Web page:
Our Ingredients: Turmeric

In this series, we'll explore the history, common usage, and modern applications of each plant based ingredient in the Cardiff line.

What is turmeric?

Turmeric, or Curcuma longa of the ginger family, is a flowering plant whose roots are typically used in cooking. The perennial plant is native to Southeast Asia and the Indian subcontinent and requires a warmer, wetter climate — 68-86° Fahrenheit, plus ample rainfall to thrive. During cultivation, turmeric’s rhizomes (roots) are gathered once a year and used for either next season’s propagation or the current season's consumption. 

However, turmeric doesn’t just begin as a fine seasoning, as many are familiar with it. The plant’s roots are typically boiled and dried before they’re ground into their iconic bright yellow-orange powder. This finely ground version of the root can be incorporated into a variety of delectable dishes, dyed textiles and natural products. 

Many institutions, including that of the World Health Organization, European Parliament, and United States Food and Drug Administration have approved of turmeric’s use as a food additive. And although many feel there must be additional research completed about turmeric’s potential health and wellness benefits, the plant already holds a rich history with medicine. 


Those in Asia have been utilizing turmeric for centuries, where it remains a major part of Ayurveda medicine, Siddha medicine, Chinese medicine, Unani and even animal rituals. Though first used for its bright color and terrific dyeing power, turmeric was later picked up for its medicinal properties. 

Drenched in historical and cultural relevance, turmeric remains one of the most popular spices in part thanks to its intense color, flavor and aroma. And though always popular, the plant has recently gained more traction in Western societies for its possible health and cosmetic-based benefits. 

Current use

It should first be noted that many of the plant’s historical uses are still very much in place, in India and Southeast Asia especially. Cultural practices like that of the Haldi ceremony, the Tamil–Telugu marriage ritual and Kankana Bandhana still use the turmeric plant just as they did hundreds of years ago. 

Modern use has shifted a bit from tradition though, as scientists continue to study questions like “What is turmeric good for?” and “How can turmeric be used most successfully?”. Over the last few decades, the plant has ventured into more of the commercial health and wellness genre. Turmeric contains small amounts of minerals, essential oils and curcuminoids, all of which make the plant desirable for use. This may be why turmeric has landed itself in everything from golden milk lattes, to skin-brightening facial cleansers lately.

Recent scientific research is just starting to uncover the positive impacts of turmeric, but many in traditional medicine believe it has a multitude of beneficial uses, specifically for the skin.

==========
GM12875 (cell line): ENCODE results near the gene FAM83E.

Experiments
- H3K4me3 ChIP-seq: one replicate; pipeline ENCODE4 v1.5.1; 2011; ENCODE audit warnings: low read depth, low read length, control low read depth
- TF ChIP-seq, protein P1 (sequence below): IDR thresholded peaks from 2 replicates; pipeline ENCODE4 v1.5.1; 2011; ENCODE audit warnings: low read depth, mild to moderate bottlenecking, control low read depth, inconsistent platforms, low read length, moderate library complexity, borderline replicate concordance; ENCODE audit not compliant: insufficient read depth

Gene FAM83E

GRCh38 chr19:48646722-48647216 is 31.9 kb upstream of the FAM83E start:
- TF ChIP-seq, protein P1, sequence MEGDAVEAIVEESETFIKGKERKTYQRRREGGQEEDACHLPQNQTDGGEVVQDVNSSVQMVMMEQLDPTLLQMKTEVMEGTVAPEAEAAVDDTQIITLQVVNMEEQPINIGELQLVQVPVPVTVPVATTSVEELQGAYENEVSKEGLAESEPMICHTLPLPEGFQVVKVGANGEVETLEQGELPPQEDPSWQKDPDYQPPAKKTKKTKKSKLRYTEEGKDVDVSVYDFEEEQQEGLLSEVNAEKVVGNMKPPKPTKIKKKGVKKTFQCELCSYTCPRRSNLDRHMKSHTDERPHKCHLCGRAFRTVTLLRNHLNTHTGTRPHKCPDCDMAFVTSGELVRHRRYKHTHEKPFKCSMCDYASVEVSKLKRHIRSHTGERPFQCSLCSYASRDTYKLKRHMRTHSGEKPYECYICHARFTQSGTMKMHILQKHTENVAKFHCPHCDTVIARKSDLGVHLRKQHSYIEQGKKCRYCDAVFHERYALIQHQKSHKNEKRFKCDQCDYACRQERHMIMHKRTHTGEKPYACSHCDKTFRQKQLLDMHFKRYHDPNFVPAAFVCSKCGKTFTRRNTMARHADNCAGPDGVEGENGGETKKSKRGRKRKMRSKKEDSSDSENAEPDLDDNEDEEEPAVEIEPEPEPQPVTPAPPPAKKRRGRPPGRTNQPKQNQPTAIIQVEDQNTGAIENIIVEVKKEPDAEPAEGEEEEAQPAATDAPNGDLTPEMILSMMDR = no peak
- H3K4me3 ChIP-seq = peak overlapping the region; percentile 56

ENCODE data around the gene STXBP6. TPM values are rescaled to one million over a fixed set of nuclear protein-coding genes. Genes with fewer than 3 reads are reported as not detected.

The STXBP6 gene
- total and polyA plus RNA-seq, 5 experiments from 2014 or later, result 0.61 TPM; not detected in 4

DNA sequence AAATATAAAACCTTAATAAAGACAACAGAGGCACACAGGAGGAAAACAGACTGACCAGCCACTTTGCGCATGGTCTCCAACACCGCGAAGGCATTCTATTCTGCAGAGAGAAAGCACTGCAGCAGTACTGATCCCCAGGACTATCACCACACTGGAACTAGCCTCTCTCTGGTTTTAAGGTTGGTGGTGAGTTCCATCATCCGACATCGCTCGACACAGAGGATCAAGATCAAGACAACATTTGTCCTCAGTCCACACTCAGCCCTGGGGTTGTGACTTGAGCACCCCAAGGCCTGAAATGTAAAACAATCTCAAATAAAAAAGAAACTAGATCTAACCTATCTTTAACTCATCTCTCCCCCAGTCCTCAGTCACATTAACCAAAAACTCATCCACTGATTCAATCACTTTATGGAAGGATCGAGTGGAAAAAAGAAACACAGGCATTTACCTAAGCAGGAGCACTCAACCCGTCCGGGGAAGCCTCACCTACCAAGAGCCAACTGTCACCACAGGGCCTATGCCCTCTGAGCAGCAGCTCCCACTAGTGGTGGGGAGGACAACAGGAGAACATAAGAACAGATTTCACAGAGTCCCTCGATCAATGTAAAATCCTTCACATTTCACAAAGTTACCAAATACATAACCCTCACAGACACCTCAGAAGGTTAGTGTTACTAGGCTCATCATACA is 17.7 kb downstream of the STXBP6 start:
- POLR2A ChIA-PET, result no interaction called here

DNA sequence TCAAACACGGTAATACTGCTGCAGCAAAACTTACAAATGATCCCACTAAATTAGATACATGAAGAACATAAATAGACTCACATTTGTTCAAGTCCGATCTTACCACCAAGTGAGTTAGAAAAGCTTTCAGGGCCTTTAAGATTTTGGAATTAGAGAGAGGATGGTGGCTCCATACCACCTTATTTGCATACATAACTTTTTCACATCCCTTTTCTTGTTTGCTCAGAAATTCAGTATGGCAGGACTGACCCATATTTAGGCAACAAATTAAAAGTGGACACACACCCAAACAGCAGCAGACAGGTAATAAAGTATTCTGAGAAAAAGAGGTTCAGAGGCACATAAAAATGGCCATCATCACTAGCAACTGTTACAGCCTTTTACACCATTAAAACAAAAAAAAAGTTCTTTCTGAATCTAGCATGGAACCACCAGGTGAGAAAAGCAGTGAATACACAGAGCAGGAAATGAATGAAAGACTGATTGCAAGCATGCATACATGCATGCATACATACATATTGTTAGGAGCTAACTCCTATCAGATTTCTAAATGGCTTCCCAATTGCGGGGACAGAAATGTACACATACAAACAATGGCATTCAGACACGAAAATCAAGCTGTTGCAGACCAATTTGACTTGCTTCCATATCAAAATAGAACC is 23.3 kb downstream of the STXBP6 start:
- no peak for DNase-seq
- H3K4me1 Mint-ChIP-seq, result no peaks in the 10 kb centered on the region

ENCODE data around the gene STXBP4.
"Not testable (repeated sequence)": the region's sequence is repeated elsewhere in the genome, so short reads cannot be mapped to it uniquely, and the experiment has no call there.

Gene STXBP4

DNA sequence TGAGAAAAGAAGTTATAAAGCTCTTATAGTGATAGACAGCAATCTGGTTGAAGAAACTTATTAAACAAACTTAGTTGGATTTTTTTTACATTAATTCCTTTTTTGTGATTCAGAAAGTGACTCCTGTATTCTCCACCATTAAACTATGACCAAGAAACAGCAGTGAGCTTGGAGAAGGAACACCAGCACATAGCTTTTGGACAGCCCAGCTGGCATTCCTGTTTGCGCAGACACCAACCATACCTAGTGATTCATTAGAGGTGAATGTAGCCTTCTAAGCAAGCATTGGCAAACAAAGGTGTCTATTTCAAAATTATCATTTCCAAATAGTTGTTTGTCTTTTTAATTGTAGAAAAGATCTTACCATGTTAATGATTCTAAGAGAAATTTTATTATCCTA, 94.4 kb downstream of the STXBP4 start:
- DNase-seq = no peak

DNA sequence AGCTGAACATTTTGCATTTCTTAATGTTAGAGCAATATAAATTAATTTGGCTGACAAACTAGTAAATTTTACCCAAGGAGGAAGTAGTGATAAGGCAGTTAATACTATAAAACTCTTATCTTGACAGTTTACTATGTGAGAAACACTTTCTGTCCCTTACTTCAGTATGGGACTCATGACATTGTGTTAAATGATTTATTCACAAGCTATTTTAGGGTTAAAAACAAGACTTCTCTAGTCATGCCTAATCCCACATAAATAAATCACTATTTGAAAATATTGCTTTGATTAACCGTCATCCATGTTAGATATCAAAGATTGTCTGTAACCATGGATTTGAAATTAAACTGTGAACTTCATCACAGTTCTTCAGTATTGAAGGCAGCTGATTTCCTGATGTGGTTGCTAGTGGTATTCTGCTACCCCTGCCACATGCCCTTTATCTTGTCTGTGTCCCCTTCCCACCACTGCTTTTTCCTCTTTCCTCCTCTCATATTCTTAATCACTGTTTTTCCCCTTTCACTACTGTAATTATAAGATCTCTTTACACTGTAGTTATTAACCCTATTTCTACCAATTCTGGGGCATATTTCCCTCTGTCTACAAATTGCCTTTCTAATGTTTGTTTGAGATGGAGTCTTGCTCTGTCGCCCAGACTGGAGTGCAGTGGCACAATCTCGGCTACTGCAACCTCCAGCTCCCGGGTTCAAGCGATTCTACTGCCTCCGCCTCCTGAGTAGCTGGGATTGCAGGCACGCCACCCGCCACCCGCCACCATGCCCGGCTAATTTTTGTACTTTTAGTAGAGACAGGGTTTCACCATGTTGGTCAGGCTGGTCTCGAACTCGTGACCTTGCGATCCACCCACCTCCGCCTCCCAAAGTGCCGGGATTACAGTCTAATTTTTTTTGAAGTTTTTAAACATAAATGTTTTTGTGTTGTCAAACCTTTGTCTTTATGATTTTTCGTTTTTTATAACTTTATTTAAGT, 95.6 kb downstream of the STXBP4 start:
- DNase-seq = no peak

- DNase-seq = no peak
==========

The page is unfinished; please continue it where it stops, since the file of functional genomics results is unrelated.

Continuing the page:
Turmeric can currently be found in a variety of products including:

  • Supplements
  • Cosmetics
  • Dermatology products
  • Herbal teas
  • Lattes / tonics / soups / etc.
  • Spice mixes
  • Fabric dye

Turmeric benefits

Many of turmeric’s benefits revolve around its bioactive compounds called curcuminoids, of which curcumin is the most popular and potentially impactful on the body. The plant contains other helpful properties as well, like powerful antioxidants and anti-inflammatory components. Both of these help to revive one’s skin and uncover a natural glow from the inside out, especially when used in a face mask or scrub.

The curcumin in turmeric mentioned previously may also allow the plant to help speed up the healing process, as it both reduces swelling and possibly decreases oxidation. For similar reasons, turmeric’s inclusion in creams and lotions may help calm psoriasis flare-ups — less swelling, less irritation. 

With special concerns to one’s face, some have found turmeric to be helpful in controlling breakouts and minimizing acne scarring. As with many of turmeric’s benefits on skin though, a consistent combination of uses must be implemented to see real results. It takes time for the plant’s antioxidant and anti-inflammatory compounds to target one’s pores, calm the skin and begin a more restorative process. 

As more potential benefits begin to gain traction among the scientific community, some are pushing for more studies on turmeric’s benefits on skin. For example, many believe turmeric may be helpful in treating more serious dermatological conditions — eczema, alopecia, lichen planus, etc. — but research has yet to fully confirm these hypotheses. It seems only time will tell all of turmeric's potential uses and benefits.